The design for one orchid brooch, for example, dictated large batches of gems of the same hue, as well as varying shades of that color, to create the tonal gradation of the flower’s intricate pavé pattern. Assembling such a cache of stones proved difficult. The other challenge was making the piece appear light and blossomlike despite its large size. “The technical difficulty and the aesthetics are integrated, so major teamwork is required to achieve success,” says Gargat.

Using manual tools, the jewelers start with raw pieces of precious metal, which they cut and drill holes into to form the design’s skeletal components. Before a piece is appointed with gems, a craftsman uses a cotton cloth to polish the back of the form and each individual hole that will hold a stone. This process enhances the light refraction through the gems. One of the firm’s five setters then fixes the gems into the metal form, securing each stone with six prongs. A six-prong setting takes longer to make, but it is stronger than other settings, and the metal is less visible. Once the stones are in place and the piece has been thoroughly polished, a jeweler assembles the finished product.

Quality assessment is ongoing throughout the process. Ultimately, quality controllers in Cartier headquarters examine each finished piece for flaws. “There is zero tolerance for defects,” says Gargat. “This is probably the most demanding workshop in the world. This is a corporate culture, an attitude that is distinctly Cartier.”

Masterful artisans are rare assets, so Cartier invests in educational programs, such as its own polishing school, to train the next generation of golden hands. “It’s not easy to find talent,” says Gargat. “Many people will want to learn, but few will persevere. It’s a very demanding job that requires time to earn a decent living. Very few get to the point where they become experts.”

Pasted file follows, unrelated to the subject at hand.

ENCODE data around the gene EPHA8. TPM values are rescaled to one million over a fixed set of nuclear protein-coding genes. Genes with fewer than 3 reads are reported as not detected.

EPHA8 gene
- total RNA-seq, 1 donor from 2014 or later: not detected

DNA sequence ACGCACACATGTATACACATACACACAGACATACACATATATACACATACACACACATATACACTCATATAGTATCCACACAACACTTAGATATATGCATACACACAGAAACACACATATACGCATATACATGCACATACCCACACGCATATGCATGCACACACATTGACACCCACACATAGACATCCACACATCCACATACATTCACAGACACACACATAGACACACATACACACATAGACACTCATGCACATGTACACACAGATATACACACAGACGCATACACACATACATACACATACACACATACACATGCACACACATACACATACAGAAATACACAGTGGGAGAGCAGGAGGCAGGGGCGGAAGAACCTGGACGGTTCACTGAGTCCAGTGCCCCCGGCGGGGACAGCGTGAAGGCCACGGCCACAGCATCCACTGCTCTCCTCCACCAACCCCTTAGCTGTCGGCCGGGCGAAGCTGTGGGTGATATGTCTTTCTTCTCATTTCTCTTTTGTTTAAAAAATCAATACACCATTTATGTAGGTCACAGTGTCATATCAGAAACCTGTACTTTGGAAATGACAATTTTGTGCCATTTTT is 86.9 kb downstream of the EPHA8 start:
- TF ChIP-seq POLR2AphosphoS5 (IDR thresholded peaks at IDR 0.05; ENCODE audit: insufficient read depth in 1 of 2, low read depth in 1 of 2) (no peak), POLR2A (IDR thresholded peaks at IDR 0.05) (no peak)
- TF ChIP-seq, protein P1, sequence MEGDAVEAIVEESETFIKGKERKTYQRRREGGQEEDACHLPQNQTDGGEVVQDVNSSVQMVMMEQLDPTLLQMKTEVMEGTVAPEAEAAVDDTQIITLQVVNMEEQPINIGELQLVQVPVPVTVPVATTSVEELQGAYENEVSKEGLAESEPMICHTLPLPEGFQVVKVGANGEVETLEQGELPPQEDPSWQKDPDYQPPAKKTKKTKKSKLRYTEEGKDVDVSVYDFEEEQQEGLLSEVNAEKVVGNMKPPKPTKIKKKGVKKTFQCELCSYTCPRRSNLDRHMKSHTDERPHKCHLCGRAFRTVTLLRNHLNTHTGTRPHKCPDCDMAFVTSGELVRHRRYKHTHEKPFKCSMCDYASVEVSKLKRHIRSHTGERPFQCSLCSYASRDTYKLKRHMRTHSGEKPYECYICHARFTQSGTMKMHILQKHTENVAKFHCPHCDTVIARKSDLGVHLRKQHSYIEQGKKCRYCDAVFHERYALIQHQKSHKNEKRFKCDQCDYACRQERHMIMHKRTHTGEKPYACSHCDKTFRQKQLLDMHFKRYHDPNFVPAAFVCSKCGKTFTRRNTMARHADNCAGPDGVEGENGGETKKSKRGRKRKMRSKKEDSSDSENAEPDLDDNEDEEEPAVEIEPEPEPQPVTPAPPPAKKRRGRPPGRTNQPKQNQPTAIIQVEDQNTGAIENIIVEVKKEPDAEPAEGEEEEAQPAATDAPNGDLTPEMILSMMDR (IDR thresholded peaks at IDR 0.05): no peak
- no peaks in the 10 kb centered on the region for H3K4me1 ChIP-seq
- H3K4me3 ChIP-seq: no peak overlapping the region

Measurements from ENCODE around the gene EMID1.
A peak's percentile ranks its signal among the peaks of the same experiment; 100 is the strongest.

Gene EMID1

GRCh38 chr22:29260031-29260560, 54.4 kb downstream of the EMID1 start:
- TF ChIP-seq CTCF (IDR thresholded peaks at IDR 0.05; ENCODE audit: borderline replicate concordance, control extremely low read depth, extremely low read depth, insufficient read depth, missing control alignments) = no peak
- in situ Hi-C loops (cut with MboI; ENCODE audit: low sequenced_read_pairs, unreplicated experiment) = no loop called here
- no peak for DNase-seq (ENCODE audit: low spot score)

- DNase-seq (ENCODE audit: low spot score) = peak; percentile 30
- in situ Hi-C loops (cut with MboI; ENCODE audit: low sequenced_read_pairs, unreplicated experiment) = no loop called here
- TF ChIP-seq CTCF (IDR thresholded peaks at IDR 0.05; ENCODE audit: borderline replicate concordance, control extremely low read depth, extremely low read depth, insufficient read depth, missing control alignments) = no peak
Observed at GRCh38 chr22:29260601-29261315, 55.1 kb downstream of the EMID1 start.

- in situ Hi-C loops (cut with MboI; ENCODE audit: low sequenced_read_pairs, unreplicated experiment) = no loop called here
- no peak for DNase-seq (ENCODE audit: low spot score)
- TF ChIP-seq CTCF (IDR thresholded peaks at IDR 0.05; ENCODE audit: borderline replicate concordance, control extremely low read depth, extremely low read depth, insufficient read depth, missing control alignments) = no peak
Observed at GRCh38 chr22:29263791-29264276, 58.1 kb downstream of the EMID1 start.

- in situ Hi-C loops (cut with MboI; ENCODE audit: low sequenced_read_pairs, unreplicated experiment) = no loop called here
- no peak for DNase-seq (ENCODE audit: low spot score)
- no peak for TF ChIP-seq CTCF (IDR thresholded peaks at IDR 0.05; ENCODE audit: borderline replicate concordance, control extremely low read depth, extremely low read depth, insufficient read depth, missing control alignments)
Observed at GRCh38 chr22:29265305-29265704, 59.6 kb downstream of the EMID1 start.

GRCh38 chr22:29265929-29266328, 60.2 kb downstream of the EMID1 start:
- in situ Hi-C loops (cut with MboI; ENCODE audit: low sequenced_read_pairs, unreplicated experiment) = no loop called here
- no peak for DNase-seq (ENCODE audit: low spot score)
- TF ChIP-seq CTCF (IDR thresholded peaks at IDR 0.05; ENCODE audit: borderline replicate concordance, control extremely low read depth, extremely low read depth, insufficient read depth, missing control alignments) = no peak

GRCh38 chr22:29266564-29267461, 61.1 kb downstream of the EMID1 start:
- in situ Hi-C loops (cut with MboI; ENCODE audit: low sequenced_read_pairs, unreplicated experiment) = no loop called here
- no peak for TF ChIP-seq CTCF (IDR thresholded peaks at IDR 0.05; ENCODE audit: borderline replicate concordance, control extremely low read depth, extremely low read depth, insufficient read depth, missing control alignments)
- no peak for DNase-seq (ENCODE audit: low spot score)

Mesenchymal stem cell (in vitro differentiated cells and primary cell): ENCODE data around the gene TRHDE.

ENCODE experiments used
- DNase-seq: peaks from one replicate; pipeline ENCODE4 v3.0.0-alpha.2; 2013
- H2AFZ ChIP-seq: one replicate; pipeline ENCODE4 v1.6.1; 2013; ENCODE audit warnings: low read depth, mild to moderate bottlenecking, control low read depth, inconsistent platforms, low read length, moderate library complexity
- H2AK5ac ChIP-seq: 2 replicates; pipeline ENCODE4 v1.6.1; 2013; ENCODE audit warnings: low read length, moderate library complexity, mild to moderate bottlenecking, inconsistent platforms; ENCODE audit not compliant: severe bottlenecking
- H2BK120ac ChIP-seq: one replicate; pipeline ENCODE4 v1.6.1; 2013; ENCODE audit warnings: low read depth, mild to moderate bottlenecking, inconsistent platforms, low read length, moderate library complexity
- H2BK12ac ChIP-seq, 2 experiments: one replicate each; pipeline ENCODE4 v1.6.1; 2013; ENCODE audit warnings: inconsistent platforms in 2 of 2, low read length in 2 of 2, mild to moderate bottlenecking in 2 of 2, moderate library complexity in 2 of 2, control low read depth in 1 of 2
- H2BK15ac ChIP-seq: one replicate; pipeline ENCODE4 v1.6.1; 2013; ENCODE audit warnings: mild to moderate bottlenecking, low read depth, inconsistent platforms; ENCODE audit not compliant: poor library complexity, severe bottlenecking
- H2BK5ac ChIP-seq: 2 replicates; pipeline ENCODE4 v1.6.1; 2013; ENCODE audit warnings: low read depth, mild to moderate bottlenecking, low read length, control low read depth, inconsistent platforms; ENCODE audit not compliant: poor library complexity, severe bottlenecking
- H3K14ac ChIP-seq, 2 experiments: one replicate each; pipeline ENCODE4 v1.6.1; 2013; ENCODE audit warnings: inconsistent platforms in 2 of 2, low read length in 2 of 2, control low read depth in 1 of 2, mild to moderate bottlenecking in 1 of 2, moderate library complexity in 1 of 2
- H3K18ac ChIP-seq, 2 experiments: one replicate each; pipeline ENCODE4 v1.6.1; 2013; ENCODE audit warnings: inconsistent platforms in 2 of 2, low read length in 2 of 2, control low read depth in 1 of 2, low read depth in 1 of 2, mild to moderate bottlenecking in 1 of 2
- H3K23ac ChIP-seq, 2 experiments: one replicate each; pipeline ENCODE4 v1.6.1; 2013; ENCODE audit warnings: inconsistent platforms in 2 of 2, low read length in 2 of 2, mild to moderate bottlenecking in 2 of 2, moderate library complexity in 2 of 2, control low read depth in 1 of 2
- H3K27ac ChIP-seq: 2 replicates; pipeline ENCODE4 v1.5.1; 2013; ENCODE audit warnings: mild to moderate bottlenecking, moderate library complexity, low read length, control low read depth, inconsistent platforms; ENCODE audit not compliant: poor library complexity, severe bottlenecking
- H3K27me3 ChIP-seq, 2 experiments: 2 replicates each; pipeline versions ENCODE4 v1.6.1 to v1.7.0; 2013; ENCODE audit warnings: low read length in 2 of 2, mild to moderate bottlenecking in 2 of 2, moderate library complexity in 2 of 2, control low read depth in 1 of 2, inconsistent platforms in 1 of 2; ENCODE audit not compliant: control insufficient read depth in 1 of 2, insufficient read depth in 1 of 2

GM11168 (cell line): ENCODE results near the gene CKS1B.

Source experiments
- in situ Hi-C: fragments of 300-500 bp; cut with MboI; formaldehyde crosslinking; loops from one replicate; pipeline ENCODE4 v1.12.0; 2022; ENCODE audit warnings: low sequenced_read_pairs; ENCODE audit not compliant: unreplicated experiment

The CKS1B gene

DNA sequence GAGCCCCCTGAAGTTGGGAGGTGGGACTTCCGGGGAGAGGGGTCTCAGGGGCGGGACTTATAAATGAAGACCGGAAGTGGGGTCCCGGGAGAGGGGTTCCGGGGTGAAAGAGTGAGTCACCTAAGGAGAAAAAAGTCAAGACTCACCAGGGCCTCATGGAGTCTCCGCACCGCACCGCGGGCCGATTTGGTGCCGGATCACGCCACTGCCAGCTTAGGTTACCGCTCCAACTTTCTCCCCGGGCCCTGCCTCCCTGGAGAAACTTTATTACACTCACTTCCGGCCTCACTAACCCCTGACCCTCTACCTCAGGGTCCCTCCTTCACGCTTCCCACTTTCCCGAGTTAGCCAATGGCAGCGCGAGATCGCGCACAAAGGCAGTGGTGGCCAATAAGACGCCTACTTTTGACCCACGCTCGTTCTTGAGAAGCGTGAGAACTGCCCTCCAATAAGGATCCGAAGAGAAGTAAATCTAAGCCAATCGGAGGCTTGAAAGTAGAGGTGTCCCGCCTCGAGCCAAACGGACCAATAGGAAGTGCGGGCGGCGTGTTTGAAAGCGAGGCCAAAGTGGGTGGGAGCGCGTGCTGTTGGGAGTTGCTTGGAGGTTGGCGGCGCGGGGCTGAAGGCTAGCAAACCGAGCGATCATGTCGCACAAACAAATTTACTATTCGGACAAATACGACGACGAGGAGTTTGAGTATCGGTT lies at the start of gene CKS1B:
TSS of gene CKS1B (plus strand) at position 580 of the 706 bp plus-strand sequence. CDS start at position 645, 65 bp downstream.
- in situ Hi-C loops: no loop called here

Cartier trains apprentices, but then encourages them to work elsewhere. “Ideally, it would work like the old guilds,” he explains. “They train here, then travel to open their minds, and come back with enriched skill and know-how.”


While producing the Caresse d’orchidées collection, Gargat’s team also has spent the past year developing a high-jewelry collection to commemorate December’s reopening of the historic Paris flagship at 13 rue de la Paix.

The Rue de la Paix collection comprises pieces that evoke the historical flavor of such iconic Cartier collections as Tutti Frutti from the Art Deco era. One piece, reveals Karachi-Langane, features a historic pink diamond, the 128.48-carat Star of the South. “It is very interesting to work with stones like that, because they have a history and you feel very humble before them,” she says. “It’s not a matter of making a nice design, but of creating something that will not take away from the personality of the stone.”

Rue de la Paix, where kings and Cartier’s most famous clients once came to commission their jewelry, also will be the new address of the company’s high-jewelry workshops. “The jewelers are very excited to move to rue de la Paix,” says Gargat. “It is like Mecca for them. They feel greatly rewarded to be able to work in such a mythical place.”


Cartier, 800.227.8437, www.cartier.com